Review: Mark Grotjahn, Gagosian London ‘Brash, Confrontational’

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After the angst and beauty of the joint Giacometti-Klein exhibition, the Gagosian is now hosting a small collection of brash and confrontational works from American artist Mark Grotjahn.

Nine pieces in total but all following the same form. Each a large box, cast in bronze, doused in either a lurid yellow or vivid pink. And each with a simplistic face painted on graffiti-style, and each with a rod shoved through their chest.

If the artist didn’t mean for these to be angry then something got lost in translation as these are really ‘in-your’ face’ works and the Gagosian has smartly kept the rest of the rooms absolutely bare of colour or decoration to really accentuate them.

Mark Grotjahn 1

There’s something quite Easter Island-y in the way these works are lined up in formation across the two large galleries. It’s an interesting historical echo to what are, at least on the surface, very modern pieces of work. And certainly an interesting contrast with the provocative sprit on show.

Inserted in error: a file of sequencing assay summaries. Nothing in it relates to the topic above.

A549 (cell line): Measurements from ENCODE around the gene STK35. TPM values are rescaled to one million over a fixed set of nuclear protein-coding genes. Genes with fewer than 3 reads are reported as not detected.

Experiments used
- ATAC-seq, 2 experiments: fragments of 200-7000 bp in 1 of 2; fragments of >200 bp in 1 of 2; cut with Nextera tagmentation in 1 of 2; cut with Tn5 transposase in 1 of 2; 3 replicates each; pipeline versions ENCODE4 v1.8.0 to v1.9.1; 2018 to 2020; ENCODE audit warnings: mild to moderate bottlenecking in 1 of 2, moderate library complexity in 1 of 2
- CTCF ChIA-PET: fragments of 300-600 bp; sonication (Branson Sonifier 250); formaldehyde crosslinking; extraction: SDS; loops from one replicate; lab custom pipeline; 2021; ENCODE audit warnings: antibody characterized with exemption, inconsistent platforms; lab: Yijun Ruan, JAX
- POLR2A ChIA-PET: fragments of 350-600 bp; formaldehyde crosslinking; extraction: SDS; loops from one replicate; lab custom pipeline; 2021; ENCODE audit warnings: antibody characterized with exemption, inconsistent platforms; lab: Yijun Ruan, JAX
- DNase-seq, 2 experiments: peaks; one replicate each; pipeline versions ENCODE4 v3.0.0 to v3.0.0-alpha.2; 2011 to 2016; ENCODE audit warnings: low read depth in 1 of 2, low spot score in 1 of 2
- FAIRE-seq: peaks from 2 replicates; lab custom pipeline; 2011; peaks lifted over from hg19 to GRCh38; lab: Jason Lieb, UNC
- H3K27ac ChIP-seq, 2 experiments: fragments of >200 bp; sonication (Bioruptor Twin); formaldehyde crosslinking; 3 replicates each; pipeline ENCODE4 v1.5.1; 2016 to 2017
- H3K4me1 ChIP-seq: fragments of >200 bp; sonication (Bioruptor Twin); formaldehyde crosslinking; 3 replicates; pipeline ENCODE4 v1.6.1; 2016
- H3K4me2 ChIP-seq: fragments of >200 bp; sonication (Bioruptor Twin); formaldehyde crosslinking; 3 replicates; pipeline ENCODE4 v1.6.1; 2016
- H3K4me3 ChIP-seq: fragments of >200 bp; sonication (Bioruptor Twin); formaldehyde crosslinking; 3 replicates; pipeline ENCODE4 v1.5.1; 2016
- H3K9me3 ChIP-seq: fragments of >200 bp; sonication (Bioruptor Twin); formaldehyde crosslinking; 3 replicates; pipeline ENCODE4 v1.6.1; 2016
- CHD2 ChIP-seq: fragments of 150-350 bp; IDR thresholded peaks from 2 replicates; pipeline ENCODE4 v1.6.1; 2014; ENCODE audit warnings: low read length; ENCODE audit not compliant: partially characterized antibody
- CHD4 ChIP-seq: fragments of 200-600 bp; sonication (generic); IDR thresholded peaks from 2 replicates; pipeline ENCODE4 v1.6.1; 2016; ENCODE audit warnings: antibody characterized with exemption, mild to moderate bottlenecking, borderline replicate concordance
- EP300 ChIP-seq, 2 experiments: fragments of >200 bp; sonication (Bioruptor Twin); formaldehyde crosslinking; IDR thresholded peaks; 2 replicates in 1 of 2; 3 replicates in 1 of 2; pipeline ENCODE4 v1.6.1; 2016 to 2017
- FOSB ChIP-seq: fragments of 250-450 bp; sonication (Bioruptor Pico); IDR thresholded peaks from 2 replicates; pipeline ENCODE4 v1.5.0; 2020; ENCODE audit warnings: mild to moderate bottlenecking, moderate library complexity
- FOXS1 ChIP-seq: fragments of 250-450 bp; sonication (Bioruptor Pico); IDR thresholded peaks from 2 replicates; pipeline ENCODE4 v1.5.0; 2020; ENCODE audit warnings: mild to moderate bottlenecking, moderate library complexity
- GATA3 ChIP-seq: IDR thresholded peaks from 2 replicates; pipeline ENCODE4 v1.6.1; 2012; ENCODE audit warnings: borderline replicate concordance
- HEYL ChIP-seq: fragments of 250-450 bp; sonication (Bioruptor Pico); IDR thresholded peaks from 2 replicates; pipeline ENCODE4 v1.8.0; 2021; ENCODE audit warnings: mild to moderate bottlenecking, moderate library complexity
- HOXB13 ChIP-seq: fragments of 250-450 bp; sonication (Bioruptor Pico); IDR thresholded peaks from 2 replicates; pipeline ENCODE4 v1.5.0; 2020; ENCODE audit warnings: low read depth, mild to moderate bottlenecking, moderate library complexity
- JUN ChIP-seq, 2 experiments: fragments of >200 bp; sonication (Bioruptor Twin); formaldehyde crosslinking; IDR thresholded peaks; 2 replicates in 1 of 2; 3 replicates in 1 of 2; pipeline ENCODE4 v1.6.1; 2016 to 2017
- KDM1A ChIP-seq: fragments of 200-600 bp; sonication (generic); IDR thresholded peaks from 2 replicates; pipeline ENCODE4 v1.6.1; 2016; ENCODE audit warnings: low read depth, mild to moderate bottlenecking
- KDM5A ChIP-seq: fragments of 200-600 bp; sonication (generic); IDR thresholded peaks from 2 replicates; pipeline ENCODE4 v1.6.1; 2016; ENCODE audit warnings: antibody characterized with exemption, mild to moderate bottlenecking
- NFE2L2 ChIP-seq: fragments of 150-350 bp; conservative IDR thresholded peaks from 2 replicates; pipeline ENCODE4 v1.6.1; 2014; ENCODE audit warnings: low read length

These bronze sculptures feel angry, anarchic pieces.  Maybe a few weeks ago I might have more dismissive of these as there’s not much beneath the (simplistic) surface but, given the state of the nation, the ‘rage against the machine’ feel here kind of reflects how I feel right now.

Gagosian Gallery, Grosvenor Hill, London W1K 3QD to September 17, 2016

Admission free.

All photos by me.

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